“Who is my neighbor?” This question from a scholar of the law which produced the narrative of the Good Samaritan in today’s Gospel (Luke 10:25-37) is as relevant to us today as it was during the ministry of our Lord Jesus Christ. The word neighbor comes from the Old English neahgebur, which is a combination of two words, neah, which means “near” (close) and gebur, which means “dweller” or inhabitant.  Put together; a neighbor refers to someone who stays near another person. A direct opposite of a neighbor would be a stranger, which means a foreigner. This reflection would, however, understand neighbor from a broader perspective.

In the Gospel narrative, the lawyer comes to Jesus to ask a question for the sole purpose of faulting him. His query goes like this, “teacher, what must I do to inherit eternal life?” Here, we have a fundamental question that requires deep reflection. Our Lord answers the question by prodding the lawyer on what the law says and he answers correctly, “You shall love the Lord, your God, with all your heart, with all your being, with all your strength, and with all your mind, and your neighbor as yourself” (Deut. 6:4-5; Lev.19:18).

Our Lord congratulates him for a perfect answer and encourages him to act accordingly, but he Would not give up. Trying to justify himself, he comes with the question, “who is my neighbor?” To this, our Lord answers with the parable of the Good Samaritan which is about a man who narrowly escapes death in the hands of robbers while on his way from Jerusalem to Jericho.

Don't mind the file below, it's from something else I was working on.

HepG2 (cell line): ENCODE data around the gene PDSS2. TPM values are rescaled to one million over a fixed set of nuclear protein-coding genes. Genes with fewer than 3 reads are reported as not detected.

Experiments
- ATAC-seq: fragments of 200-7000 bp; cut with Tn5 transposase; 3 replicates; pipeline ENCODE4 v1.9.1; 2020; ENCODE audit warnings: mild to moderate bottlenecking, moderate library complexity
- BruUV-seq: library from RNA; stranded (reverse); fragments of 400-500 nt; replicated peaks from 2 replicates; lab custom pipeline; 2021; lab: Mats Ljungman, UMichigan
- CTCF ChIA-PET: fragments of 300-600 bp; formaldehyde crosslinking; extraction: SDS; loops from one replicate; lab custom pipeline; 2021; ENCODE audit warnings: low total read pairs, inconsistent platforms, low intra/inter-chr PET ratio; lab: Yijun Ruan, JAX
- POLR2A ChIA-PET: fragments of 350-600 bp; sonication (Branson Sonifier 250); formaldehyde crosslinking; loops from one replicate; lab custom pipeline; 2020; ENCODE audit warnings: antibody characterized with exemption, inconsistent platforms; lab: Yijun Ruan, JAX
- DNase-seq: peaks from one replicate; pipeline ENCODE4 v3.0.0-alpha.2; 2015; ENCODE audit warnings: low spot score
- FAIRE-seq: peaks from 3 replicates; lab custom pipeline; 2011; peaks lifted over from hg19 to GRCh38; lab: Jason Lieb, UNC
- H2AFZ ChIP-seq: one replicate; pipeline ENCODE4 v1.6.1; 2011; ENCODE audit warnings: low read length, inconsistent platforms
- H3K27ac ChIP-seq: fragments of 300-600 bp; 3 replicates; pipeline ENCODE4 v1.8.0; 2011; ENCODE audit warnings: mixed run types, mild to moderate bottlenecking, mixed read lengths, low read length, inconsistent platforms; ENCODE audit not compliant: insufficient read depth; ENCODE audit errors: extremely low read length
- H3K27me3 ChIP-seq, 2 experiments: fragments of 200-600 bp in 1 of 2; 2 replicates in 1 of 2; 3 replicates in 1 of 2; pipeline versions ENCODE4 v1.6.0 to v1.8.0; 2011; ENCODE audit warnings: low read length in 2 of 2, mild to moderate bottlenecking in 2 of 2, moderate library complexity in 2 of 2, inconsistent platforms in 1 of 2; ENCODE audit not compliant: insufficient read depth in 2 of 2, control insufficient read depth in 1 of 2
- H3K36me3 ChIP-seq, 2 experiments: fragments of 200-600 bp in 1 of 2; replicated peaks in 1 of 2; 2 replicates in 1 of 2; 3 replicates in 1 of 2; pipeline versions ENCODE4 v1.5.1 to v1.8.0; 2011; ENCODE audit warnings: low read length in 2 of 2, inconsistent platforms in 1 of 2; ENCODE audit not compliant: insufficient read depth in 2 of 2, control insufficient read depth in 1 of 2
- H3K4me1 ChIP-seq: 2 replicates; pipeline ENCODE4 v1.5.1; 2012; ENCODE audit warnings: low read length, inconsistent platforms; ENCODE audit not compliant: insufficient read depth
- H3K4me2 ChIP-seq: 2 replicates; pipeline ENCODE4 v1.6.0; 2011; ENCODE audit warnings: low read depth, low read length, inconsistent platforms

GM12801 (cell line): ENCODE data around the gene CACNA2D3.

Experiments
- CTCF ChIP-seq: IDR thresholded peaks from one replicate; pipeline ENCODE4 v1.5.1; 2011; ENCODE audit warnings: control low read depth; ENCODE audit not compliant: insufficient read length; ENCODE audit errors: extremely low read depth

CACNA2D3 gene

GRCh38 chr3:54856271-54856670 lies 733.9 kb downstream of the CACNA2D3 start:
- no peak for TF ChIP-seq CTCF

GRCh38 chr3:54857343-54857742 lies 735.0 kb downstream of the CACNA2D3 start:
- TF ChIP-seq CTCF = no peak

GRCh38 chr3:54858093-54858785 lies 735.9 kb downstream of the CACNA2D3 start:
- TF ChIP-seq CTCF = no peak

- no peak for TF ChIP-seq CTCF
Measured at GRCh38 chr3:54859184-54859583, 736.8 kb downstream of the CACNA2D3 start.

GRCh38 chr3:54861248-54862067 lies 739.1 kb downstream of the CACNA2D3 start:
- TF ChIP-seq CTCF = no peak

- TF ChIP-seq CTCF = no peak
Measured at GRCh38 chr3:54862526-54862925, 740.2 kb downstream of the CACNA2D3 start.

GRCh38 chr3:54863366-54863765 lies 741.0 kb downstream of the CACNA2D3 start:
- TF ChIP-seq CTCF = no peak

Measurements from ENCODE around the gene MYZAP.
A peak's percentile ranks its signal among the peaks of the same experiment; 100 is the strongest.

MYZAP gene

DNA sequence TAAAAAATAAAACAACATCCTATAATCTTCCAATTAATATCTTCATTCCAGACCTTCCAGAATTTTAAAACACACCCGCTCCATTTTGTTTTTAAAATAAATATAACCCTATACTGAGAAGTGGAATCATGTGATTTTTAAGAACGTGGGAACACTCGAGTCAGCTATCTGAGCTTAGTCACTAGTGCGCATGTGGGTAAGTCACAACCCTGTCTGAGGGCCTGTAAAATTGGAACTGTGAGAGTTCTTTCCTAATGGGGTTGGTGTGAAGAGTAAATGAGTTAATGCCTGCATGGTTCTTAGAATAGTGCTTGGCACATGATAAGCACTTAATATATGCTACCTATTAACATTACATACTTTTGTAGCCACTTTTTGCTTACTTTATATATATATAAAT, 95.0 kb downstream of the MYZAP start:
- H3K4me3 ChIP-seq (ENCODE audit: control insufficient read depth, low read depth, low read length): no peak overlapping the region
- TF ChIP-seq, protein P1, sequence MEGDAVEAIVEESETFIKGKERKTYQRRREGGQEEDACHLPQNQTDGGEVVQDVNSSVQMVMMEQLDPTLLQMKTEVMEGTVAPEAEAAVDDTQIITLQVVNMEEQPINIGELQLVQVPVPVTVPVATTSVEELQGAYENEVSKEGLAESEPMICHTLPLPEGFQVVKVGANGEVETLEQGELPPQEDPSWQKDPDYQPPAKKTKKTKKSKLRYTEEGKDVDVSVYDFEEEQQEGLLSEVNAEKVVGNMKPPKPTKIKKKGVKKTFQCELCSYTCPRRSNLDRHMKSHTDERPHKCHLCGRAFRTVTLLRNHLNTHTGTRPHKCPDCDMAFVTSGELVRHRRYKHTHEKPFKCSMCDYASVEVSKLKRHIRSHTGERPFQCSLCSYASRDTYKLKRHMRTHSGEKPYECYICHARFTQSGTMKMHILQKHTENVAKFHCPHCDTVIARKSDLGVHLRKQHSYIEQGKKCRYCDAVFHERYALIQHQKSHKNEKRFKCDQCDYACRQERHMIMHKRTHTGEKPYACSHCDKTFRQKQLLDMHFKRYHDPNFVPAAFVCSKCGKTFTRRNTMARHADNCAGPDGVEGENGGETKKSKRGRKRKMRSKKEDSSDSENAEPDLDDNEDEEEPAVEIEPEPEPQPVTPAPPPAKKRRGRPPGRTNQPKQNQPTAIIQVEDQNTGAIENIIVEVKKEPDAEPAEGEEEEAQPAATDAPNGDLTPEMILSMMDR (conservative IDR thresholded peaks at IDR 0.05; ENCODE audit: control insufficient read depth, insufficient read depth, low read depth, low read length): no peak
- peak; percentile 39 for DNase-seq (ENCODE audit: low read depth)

While lying almost dead by the roadside a Priest passes by, sees him and goes away by the other side of the road. A Levite does the same. But a Samaritan comes along, sees him, and with compassion pours oil and wine on his wounds and takes him to an inn using his animal. He stays with him till the next day, and before leaving, he gives two silver coins to the innkeeper for the welfare of the wounded man with the promise of paying for extra expenses. At the end of the parable, the lawyer confirms to our Lord that the Samaritan who is socially and religiously a foreigner to the traveler proved to be a neighbor to him than the Priest and the Levite.

The Neighbors and The Foreigner

The major actors in the parable include three Jews, namely, the traveler, the Priest, and the Levite and one foreigner; that is the Samaritan who would later get the title “good.”  We shall reflect on these individuals paying attention to their characteristics and responses to the need of a neighbor.

The Traveler

The traveler has no name and could represent anyone all of us on the journey of life. Coming from Jerusalem, he could have been in the temple for religious devotion or trade. He was also traveling by himself, and this could mean a lot. Often in our life’s journey, we think we can succeed alone often we feel that we don’t need any human or divine support. The Book of Ecclesiastes (4:9-11) says, “Two are better than one because they have a good reward for their toil. For if they fall, one will lift up his fellow. But woe to him who is alone when he falls and has not another to lift him up! 

The traveler runs into robbers who use the vulnerability of his aloneness to dispossess him of everything he had and leave him half-dead after physical torture. In the first place, traveler was not a good neighbor to himself as he could not make provision for his safety while traveling through a notorious landscape. The parable shows that the traveler had no support system and that alone could attract robbers.

The Priest and Levite